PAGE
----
5.0 out of 5 stars Don't waste time with over-the-counter ant traps/baits, May 29, 2014
Verified Purchase(What's this?)
I bought an old house with, as I soon realized, iffy drainage and a serious ants problem. In the past, at other houses, I had found sugar water mixed with boric acid to be very effective, but in this house, over a few months, it just didn't work. I also tried Terro and other over-the-counter baits; they didn't work either. I think the previous owner of this house either never did anything about the ants or didn't know what to do about them, and so there must have been tremendously large ant colonies under my property and those of the neighbors.

We also had a sub-subterranean termite problem, which the termite guy treated with this stuff. I decided to read about it (trying to figure out which works better, this or that orange-oil stuff), and I saw that it's supposed to work against ants, too. So, I bought this and a cheap sprayer, and I sprayed it into openings between our house and our patios (the house is surrounded by patios and clay tile) and into areas between grass and concrete. I was able to avoid spraying it into or onto places where my kids would be playing, thankfully. It took a while, because the sprayer, while it worked well, sprayed pretty slowly. I saw a YouTube video wherein a pest dude mixed buckets of the stuff, peeled back the grass around a house's foundation, and poured it into the resulting trench, but I think that was for termites; for ants, I don't think you have to use as much.

So now, it's been about two months since I treated our property, and I have seen an ant in about seven weeks. None--none at all. In the first week, I did find several dead ants that had made their way inside the house; I think they came into contact with the Termidor and then expired inside. But since then, nothing.

It does take time to apply, but it's not difficult, and I have to say, this is a very effective product.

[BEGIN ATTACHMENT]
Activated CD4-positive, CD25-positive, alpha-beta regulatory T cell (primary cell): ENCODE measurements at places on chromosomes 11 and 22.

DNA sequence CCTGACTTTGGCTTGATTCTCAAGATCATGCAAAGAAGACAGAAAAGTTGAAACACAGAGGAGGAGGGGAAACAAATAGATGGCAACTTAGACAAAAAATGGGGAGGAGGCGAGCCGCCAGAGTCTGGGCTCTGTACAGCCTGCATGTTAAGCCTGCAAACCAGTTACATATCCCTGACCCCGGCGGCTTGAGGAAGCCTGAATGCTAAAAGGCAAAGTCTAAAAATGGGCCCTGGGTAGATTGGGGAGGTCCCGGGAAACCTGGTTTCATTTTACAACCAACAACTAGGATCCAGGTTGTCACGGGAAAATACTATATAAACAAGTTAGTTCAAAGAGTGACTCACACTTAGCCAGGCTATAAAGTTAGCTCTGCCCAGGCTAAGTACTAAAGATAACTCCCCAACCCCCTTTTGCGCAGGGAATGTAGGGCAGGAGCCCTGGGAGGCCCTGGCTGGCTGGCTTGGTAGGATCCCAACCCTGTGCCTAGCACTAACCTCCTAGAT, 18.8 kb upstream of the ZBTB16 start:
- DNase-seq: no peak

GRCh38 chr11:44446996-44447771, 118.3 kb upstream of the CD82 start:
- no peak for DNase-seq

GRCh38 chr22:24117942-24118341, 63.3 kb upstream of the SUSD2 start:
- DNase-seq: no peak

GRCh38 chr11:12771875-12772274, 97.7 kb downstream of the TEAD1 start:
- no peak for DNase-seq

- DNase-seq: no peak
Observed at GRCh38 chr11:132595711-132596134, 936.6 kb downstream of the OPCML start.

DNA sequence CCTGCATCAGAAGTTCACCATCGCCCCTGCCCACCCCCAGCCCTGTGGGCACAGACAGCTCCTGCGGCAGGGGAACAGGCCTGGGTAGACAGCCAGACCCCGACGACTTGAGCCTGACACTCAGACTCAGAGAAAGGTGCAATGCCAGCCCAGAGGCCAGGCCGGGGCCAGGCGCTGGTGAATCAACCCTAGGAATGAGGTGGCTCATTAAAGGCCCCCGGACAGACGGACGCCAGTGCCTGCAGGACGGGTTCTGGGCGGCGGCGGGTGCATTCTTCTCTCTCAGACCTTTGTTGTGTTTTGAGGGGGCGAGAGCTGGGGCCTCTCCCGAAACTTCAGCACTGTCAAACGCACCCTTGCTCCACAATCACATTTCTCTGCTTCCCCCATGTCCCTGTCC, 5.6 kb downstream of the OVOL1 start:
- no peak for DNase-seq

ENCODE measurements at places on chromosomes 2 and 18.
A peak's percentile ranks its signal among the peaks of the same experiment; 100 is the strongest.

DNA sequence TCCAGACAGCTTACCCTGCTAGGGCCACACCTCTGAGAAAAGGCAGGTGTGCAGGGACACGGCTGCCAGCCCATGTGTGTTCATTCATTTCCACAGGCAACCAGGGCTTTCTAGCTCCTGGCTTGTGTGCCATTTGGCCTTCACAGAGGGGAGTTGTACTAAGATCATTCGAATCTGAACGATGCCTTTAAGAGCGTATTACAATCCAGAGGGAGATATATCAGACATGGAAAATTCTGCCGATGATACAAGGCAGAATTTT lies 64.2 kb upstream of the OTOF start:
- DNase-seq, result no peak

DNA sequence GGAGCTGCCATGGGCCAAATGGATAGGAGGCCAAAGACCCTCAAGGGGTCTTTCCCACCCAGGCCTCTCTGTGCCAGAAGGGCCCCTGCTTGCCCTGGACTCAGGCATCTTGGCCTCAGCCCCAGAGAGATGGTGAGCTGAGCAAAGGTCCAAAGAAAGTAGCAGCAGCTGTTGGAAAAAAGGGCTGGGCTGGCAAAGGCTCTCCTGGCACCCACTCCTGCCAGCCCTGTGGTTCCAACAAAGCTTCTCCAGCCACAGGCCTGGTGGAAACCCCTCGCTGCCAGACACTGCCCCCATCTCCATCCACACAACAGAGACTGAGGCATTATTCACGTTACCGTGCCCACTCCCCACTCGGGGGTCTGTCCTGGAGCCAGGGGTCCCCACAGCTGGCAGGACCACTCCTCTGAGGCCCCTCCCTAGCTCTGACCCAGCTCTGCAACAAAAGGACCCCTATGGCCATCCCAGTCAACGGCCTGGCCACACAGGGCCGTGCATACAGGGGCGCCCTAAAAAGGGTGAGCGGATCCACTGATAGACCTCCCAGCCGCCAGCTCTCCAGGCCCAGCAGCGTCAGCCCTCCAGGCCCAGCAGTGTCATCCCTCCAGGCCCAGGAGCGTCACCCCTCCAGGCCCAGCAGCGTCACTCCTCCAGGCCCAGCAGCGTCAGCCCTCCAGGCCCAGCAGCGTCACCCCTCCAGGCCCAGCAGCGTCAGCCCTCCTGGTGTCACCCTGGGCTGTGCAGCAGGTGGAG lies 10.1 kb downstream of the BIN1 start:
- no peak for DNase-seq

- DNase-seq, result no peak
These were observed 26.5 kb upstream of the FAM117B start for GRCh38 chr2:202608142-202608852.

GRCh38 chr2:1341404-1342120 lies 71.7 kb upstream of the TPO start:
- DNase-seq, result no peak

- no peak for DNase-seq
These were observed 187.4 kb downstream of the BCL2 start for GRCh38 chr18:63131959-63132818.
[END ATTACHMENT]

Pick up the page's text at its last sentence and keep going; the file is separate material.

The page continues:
Calvin Klein Mens 2 Pack Hip Brief, White, Medium
Calvin Klein Mens 2 Pack Hip Brief, White, Medium
Price: $20.63

2 of 2 people found the following review helpful
4.0 out of 5 stars A reasonably good alternative to Jockey GO Stretch, May 29, 2014
Verified Purchase(What's this?)
I loved Jockey Go Stretch briefs; I wore them for several years, until Jockey discontinued them (as Jockey often does to my favorite products; it makes it hard to be loyal to the brand when the brand isn't loyal to you). Anyway, I tried a couple of Jockey alternatives, and hated them; then I decided that I was through with Jockey, and I researched and then purchased several possible replacements for the Go Stretch briefs, with one of the requirements being that they were cotton briefs with a little bit of stretch material incorporated; I spent about $120 on several different models. Some so-called "briefs" were really extra-large thongs (Papi Mens' brief); some looked and felt like grandpa underwear (Dockers--ugh).

Of all of them, I like the Calvin Klein model best. It doesn't ride up my derriere; it's supportive but doesn't cramp my style in front. It's a little smaller, and a little thicker, material-wise, than the Go-Flex, so it's tighter around my 34-inch middle, but it's still fine.

So, goodbye Jockey, hello, Calvin Klein. Just like Back to the Future.